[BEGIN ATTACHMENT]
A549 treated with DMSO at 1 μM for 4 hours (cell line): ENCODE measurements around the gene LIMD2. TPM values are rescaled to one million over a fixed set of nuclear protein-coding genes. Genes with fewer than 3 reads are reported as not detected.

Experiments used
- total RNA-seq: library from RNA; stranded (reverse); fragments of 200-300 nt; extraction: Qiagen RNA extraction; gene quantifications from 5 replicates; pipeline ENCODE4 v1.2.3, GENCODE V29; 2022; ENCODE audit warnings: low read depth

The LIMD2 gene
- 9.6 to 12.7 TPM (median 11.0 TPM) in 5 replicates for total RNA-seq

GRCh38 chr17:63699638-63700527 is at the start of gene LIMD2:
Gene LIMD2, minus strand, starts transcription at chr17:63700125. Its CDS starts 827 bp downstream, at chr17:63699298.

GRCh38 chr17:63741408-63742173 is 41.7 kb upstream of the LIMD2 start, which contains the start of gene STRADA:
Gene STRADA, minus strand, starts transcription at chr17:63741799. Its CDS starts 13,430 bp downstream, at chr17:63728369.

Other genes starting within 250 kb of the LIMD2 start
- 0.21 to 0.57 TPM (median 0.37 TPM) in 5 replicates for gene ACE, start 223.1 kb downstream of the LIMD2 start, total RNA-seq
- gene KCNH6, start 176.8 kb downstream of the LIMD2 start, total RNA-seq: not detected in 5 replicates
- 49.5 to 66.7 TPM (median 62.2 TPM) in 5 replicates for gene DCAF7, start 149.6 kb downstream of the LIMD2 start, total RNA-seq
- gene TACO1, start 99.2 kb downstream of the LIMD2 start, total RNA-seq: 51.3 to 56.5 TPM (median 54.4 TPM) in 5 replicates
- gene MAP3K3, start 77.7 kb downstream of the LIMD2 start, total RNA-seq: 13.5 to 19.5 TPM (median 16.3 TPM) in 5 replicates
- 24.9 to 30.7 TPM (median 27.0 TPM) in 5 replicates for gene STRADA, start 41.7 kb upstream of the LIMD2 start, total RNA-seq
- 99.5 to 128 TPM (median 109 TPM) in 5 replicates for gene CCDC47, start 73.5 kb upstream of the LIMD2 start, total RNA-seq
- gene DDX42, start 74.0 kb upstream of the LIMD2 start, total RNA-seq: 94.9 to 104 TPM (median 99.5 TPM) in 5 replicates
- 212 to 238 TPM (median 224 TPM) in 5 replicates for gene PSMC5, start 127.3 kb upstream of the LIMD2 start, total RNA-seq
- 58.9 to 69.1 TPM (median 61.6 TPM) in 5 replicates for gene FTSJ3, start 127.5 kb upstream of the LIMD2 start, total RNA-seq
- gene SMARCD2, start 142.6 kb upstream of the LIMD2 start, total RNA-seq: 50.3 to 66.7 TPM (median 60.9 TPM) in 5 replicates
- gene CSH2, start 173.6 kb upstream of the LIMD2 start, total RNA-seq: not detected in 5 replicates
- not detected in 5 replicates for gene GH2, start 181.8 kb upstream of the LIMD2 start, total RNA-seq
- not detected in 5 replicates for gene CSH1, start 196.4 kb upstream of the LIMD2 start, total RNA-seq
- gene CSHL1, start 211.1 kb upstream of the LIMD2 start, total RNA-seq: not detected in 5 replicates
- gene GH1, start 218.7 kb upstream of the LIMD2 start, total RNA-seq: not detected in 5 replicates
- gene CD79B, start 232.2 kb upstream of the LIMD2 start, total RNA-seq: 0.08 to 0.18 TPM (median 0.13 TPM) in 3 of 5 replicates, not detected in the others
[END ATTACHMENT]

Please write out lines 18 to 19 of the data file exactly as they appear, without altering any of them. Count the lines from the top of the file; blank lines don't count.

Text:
- gene DDX42, start 74.0 kb upstream of the LIMD2 start, total RNA-seq: 94.9 to 104 TPM (median 99.5 TPM) in 5 replicates
- 212 to 238 TPM (median 224 TPM) in 5 replicates for gene PSMC5, start 127.3 kb upstream of the LIMD2 start, total RNA-seq